16:11 PM, 2nd August 2011, About 10 years ago
Residents are failing to take a shine to glass and steel tower blocks to house students in university towns and cities.
‘Town v gown’ upsets are setting neighbours against each other in some communities in angry rows over noise, anti-social behaviour and falling housing standards.
With around 3 million students at the UK’s universities and colleges and only supplying on campus bed spaces for around a quarter of the number, private landlords are left to take up the slack.
The UK’s largest private student landlord, Unite Group, only has a capacity for around 42,000 students, leaving a huge number of students sharing houses in local communities.
Two cities at the vanguard of the debate are Oxford and York.
Oxford City Council is taking on special planning powers to contain the spread of shared student houses in the city and has a policy to restrict universities to let no more than 3,000 students live off-campus before they can expand research facilities.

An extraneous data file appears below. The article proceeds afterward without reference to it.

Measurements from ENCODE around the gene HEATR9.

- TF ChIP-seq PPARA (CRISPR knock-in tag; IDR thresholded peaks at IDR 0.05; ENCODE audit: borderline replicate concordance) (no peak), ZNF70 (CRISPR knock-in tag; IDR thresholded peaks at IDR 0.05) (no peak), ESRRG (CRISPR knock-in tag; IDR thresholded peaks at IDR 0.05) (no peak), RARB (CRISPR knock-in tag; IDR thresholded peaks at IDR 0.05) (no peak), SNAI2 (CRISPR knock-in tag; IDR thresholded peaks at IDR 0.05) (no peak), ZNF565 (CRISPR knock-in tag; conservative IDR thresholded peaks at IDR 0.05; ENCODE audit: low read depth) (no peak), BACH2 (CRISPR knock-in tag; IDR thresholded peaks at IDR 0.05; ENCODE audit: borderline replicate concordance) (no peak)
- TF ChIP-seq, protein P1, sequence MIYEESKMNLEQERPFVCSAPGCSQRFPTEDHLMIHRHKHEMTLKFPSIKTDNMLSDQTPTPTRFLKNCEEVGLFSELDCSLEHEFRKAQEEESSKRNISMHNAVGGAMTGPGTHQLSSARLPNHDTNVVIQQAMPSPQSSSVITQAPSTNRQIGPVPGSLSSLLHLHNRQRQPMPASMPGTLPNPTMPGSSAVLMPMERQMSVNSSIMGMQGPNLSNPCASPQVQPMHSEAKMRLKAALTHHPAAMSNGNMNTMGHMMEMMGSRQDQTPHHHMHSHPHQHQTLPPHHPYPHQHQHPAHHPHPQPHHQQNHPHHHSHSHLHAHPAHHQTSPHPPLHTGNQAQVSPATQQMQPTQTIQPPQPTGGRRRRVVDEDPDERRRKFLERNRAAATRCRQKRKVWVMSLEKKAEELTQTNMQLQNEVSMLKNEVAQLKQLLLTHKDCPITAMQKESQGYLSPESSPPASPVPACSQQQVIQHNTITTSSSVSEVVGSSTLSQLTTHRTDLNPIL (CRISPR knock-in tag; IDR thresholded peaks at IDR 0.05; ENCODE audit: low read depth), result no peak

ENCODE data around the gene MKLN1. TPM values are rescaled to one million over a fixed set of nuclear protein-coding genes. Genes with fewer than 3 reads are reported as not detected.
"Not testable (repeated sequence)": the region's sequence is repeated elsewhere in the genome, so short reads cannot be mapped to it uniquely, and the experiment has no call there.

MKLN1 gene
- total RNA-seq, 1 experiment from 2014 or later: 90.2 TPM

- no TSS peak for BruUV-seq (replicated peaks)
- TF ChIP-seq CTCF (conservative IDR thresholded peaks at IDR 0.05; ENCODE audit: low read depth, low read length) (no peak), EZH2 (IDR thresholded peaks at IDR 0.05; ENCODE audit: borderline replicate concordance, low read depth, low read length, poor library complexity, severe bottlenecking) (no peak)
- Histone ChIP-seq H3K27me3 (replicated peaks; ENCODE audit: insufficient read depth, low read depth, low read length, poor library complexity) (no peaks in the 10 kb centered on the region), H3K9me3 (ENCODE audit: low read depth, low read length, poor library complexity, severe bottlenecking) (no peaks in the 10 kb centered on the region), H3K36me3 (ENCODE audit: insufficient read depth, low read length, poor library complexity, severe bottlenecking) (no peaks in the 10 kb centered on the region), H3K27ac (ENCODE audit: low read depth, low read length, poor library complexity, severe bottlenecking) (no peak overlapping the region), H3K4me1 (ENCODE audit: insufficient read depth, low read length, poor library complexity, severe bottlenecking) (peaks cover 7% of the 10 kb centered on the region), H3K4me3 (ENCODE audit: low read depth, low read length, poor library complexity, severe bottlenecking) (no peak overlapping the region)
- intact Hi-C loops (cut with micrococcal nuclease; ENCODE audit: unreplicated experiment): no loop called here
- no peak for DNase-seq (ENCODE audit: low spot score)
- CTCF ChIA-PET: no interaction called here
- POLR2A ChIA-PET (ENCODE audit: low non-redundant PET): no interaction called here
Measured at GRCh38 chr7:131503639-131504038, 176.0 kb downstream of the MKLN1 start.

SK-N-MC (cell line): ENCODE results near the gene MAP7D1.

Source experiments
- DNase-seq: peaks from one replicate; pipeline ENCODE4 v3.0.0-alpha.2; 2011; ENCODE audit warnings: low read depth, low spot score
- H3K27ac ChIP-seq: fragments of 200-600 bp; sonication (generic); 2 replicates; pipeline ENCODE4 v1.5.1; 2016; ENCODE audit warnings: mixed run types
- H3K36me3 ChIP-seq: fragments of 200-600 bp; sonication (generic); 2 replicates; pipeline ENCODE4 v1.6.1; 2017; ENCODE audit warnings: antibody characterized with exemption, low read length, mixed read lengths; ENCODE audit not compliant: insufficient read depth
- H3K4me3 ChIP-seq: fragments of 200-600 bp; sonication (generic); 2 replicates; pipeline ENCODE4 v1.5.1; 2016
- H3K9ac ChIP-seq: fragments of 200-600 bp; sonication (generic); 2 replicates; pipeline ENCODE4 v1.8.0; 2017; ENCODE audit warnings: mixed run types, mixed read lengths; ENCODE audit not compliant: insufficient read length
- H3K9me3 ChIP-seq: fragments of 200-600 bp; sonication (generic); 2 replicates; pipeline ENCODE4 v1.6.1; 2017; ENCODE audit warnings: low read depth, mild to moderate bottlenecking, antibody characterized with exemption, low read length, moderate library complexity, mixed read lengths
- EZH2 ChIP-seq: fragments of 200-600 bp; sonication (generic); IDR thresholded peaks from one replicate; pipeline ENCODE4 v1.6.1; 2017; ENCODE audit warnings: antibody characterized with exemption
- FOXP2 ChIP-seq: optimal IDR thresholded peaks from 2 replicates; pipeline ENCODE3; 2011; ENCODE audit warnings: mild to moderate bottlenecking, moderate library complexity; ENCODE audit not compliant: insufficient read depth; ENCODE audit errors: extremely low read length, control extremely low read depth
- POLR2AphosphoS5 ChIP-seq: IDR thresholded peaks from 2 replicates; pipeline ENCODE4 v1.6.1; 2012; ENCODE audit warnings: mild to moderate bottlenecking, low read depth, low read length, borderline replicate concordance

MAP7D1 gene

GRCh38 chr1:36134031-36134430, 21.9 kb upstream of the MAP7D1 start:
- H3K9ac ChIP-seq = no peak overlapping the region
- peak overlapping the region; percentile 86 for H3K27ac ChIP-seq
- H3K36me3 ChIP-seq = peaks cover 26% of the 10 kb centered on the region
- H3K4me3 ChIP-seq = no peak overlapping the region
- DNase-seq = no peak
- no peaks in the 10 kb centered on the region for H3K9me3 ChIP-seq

Executive member for housing Joe McManners said: “It frees up private housing and takes students away from residential streets, something residents wanted.”
While Oxford takes a hands on approach to managing student landlords, York is resisting calls to impose tighter controls.
Latest figures from York City Council reveal the number of student properties in just two neighbourhoods rose from 219 in May 2000 to 733 in May this year.
Other cities are also under pressure to let universities expand but are besieged by complaints from angry residents.
Chester City Council has just rejected a multi-million student development for a four-storey 203-bed block.
Meanwhile, new applications for major student developments costing millions are under consideration in Liverpool, Manchester, Sheffield and Birmingham.
The government has withdrawn from the debate, leaving councils to make local policies over controlling student housing.
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